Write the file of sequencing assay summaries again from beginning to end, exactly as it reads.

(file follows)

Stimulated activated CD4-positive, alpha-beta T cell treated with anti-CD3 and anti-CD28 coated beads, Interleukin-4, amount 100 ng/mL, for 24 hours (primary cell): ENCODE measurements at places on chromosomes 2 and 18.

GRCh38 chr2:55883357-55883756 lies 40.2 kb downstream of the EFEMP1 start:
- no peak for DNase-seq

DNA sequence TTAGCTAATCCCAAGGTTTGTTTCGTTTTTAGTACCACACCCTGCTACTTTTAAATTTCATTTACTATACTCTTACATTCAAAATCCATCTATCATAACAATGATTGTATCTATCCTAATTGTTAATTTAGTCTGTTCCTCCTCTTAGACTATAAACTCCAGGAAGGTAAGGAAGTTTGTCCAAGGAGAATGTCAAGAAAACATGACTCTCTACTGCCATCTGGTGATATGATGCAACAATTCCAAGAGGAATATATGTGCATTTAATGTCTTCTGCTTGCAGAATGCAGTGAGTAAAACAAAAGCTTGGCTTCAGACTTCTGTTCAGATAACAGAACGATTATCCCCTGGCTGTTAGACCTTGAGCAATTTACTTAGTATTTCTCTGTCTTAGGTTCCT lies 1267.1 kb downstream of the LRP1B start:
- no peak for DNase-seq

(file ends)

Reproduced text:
Stimulated activated CD4-positive, alpha-beta T cell treated with anti-CD3 and anti-CD28 coated beads, Interleukin-4, amount 100 ng/mL, for 24 hours (primary cell): ENCODE measurements at places on chromosomes 2 and 18.

GRCh38 chr2:55883357-55883756 lies 40.2 kb downstream of the EFEMP1 start:
- no peak for DNase-seq

DNA sequence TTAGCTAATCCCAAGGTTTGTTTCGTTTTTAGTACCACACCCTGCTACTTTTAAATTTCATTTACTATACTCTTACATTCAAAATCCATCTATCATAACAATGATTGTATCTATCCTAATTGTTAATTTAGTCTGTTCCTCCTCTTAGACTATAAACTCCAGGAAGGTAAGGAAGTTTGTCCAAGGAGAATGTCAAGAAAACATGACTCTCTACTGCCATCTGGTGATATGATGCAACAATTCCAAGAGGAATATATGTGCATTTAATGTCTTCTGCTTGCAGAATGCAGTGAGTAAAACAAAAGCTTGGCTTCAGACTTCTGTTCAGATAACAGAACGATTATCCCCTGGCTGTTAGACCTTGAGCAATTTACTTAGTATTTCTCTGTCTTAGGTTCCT lies 1267.1 kb downstream of the LRP1B start:
- no peak for DNase-seq